By convention, we use a "#" as a placeholder for the href if we don't have a url yet.

HTML Template

Now that we've learned a bit about HTML tags, let's think about how to organize them properly.

An HTML boilerplate is a set of common HTML elements that helps us easily organize and begin building our code. Watch the video in the next slide to understand how to create an HTML boilerplate.

The tags html, doctype, head, and body add organization to our code, and they transfer important information to the browser on what content our file will contain.

Document Type Declaration

<!DOCTYPE html>

This element tells the browser that the document you are giving to it is written in HTML. There are other templating languages out there -- though HTML is by far the most widely used! We have to communicate to our browser which we are using.

The !DOCTYPE tag is self contained, it doesn't need a closing tag! We will come back to that in a bit.

The html tag

<!DOCTYPE html>

The html tags tell the browser where the HTML code is written. All of our code must be written between these tags.

The head and body tags

<!DOCTYPE html>

The head element contains the "behind the scenes" code for your site. Usually you will have your title for the site (in title tags), links to your CSS, and meta data within the head.

The body element contains the actual content for your site.

For example, your body code could look like this:

As you may have noticed, HTML tags can have other tags within them -- these inner tags are called children. You can visualize them like a tree!

The boilerplate code doesn't add much visually to your web page, but it does communicate important information to your browser, and some browsers will only be able to read your code if you have this information!

Shortcut: Emmet

Try typing html:5 in a fresh HTML file and then enter -- your boilerplate will be generated for you!

You Do: Your Second Site

  • Create an HTML boilerplate complete with head, body, html, doctype, and title tags.

  • Write the text "Hi, I'm awesome." as a h1.

  • Write the text "Follow me on Twitter. Send me an email." as a paragraph.

  • Wrap the text, "Follow me" in an anchor element.

  • Link to your Twitter account within that anchor tag.

  • Add another anchor tag around the word "email".

  • Put mailto: in front of your email address in your href attribute so the browser knows it's not a web page.

Singleton Tags

We just saw that the !DOCTYPE tag doesn't need a closing tag. There are a couple other tags that we don't need closing tags for since they don't have content! <img> allows us to embed images on our websites.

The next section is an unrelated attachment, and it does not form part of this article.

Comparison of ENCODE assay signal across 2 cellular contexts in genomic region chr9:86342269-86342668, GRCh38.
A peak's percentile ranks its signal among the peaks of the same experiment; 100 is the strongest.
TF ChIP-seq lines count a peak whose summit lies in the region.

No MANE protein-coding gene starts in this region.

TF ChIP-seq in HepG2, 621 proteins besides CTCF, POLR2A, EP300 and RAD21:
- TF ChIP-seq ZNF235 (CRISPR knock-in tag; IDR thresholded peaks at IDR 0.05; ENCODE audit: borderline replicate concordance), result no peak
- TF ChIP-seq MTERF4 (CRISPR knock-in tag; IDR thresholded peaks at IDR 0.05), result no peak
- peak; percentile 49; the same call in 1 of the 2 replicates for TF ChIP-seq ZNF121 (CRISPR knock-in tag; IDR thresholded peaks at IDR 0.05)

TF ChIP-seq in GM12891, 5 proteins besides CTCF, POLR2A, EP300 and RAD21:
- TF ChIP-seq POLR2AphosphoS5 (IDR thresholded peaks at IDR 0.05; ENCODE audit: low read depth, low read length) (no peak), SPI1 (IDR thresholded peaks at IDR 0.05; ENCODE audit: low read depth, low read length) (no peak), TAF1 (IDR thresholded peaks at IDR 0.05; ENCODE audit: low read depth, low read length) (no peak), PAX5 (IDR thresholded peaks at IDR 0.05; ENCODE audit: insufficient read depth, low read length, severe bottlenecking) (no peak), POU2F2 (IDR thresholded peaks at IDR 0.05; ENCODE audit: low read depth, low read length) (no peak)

<img src="" />

Renders as...

This code will add a cute animal to our site!

Note, there isn't any text

Some others include:

  • input
  • br
  • meta
  • link

You Do: Add an image to your webpage

  • Use an img tag to add an image to one of your in-progress webpages from this class.


Fill out the review questions on for section 2 of HTML!

Activity: Learning more tags

There are a ton of HTML tags out there! Please don't memorize them! Run through the list below and jot down which each does. If you can figure it out by using it, do so, if not then use Google to research!

  • ul
  • ol
  • li
  • b
  • em
  • table
    • tr
    • td
  • q
  • code
  • strong
  • blockquote
  • address
  • del
  • button
  • mark
  • small
  • marquee


Fill out the review questions on for the HTML class!

Homework: Memory Game

  • Follow the instructions on the site to finish the unit three homework!

If you want to learn more...

Bonus Content: Divs and Spans

Two HTML tags that you may see a lot are <div>'s and <span>'s. These tags don't actually do anything by themselves. They just demarcate an area that we will be adding a style to when we get to CSS! Divs add a new line when they end, spans are within the same line.

Bonus Content: Escape Characters

You may have noticed that spaces show up if you put them between words in HTML. You also may have noticed that enters, tabs, and spaces in our code don't end up showing up. Therefore, if we want to add extra spaces, or spaces between tags they may not always show up. Also, '>' and '<' are special characters in HTML -- how would we use them in our writing? HTML has special characters we can use in these cases to render these characters.

  • space - &nbsp;
  • & - &amp;
  • '>' - &gt;
  • '<' - &lt;